We were children of community. Some of us lived in the city with its fast life and night-lights, others in the rural areas where darkness brought out night runners and wildlife. It didn’t matter: A village raised us all.
The privileged ones - children of civil servants, military officers or businesspeople - were carted off to school most mornings by automobiles that unfailingly always stopped to pick up friends and total strangers on the way.
I do not, for the life of me, remember the Old Man driving past a pedestrian or commuter waiting for public transport. Often it didn’t matter whether we had space in the car or not. In fact, on at least one occasion, I remember being moved to the open cabin of the pick-up truck to make way for an elderly couple - complete strangers - and then having to brave a heavy downpour on the long journey.
Others walked to and from school. The return journey was more enjoyable, lazy walks kicking cans down the road, detours into impromptu roadside football matches and most memorably, the snacks; sometimes sinfully delicious pancakes, sometimes fried Nile Perch whose aroma lingered so long on our fingers, we worried we’d lose the tips to the rats that came out to maraud at night. During inclement weather, bus and matatu drivers would stop and allow us to squeeze in for a free ride on the kameeme, the hot metal sheet engine cover on which we shifted from buttock to buttock to prevent spontaneous combustion and reduce the no-so-infant mortality rate.
Holidays and weekends, whether in the city or in the village, were similarly communal. You woke up, rushed through your chores, and then disappeared into the neighbourhood when no one was looking. Lunch came when and where it came. Whichever house we ran into when hunger pains and the sweltering afternoon sun became unbearable always seemed to have enough food for all, despite the deprivations enforced by war and economic collapse.
Everyone knew everyone. Everyone had a responsibility over everyone. Everyone cared for everyone. No crime, once discovered, went unpunished. A complete stranger, having reached the conclusion that your conduct was unbecoming, would summarily introduce your face to his open palm, each slap punctuated with a warning “Not. To. Do. It. Again!”.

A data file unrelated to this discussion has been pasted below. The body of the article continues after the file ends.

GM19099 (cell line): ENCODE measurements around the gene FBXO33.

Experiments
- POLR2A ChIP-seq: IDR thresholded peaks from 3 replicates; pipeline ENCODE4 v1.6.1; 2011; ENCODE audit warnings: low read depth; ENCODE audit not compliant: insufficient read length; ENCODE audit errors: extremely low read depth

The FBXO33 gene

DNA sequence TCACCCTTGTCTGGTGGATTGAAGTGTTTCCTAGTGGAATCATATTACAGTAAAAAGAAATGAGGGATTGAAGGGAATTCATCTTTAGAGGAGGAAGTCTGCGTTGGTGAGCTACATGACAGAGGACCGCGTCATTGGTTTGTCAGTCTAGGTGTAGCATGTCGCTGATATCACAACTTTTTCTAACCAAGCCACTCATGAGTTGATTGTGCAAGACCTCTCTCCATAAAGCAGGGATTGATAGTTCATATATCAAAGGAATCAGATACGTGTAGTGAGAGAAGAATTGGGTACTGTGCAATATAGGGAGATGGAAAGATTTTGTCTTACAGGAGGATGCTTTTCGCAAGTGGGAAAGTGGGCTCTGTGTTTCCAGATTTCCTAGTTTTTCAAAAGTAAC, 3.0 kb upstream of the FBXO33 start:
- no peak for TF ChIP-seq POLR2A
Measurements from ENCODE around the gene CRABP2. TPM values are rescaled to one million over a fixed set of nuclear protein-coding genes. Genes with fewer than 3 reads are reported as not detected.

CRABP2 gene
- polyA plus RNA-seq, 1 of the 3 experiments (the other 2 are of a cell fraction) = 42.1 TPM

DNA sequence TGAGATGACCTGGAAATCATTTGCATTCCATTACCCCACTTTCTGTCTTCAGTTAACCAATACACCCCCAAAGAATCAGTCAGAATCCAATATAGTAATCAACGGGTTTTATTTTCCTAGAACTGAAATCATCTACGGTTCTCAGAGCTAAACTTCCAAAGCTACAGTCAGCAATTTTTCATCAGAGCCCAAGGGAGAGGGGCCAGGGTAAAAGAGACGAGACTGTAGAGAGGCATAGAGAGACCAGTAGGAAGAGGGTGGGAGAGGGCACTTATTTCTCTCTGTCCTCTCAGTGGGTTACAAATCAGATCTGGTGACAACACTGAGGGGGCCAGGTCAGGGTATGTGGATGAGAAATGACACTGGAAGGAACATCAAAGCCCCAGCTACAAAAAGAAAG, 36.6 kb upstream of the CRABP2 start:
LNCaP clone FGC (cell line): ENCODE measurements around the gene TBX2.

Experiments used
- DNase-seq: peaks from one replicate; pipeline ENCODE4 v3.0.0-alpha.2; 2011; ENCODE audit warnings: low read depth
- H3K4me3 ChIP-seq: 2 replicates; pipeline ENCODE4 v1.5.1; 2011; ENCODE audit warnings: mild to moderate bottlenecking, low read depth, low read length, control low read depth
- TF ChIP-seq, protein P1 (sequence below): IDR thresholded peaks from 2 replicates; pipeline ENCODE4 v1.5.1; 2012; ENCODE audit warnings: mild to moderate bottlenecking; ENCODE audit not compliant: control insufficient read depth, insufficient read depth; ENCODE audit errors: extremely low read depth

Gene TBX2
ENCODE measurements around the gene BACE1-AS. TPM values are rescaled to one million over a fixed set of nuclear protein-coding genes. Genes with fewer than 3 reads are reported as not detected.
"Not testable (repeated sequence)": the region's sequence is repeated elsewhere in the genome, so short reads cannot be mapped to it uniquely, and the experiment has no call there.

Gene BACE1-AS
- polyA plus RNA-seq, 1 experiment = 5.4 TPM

Running home in tears to tell the Old Folk that so-and-so had beaten you was never advisable: The expected sympathy was invariably and unfailingly subsumed in the ensuing home-grown and extremely violent form of justice.
We didn’t realise it then but that grooming taught us certain values. Like empathy and generosity, for example. We learnt to share, to forgive, and the value of saying simple things like sorry, please, excuse me, thank you. We learnt to hold doors open, to queue up, to let others have the last piece of cake, to not put the salad and soup and bread and mains and dessert on the same plate. It taught us humility and humanity.
So how did we go from having so much amidst so little to having so little amidst so much? Some of the reasons are easy to see, like the dislocation caused by the Aids epidemic, the LRA/NRA war in northern Uganda, and the structural adjustment programme.
But there is something else, something much harder to define, that has broken the cord of social grooming. An entire generation has grown up parentless, valueless and mannerless. Even where parents are alive, they are not present, permanent participants in capitalism’s rat race. So we can partly explain the angst to the breakdown of the village, as it were, and the man-eat-man nature of urban life. Want and envy easily morph into anger and worse.
But there is another side to it. Many people start out well intentioned then, seeing all the injustice and inequity around them, become rude and cynical. They watch their loved ones die in hospitals without drugs, or years pass by as they pound the streets in vain pursuit of employment, their transcripts and technical know-how no match for the headed paper notes that announce their technical know-who.
A small injustice here, a small injustice there, a crime here that goes unpunished, a dose of impunity there, and soon the basic values that hold society together start fraying. We become angry and militant. The haves build taller walls; the have-nots build longer ladders. We stop talking to each other and shouting at one another.
Soon the tragedy and misfortune of some becomes a source of mirth for another. Schadenfreude becomes a national pastime. We are no longer raised by the village but by wolves. This land is broken. This society needs healing. Urgently.
Mr Kalinaki is a journalist and a poor man’s freedom fighter. firstname.lastname@example.org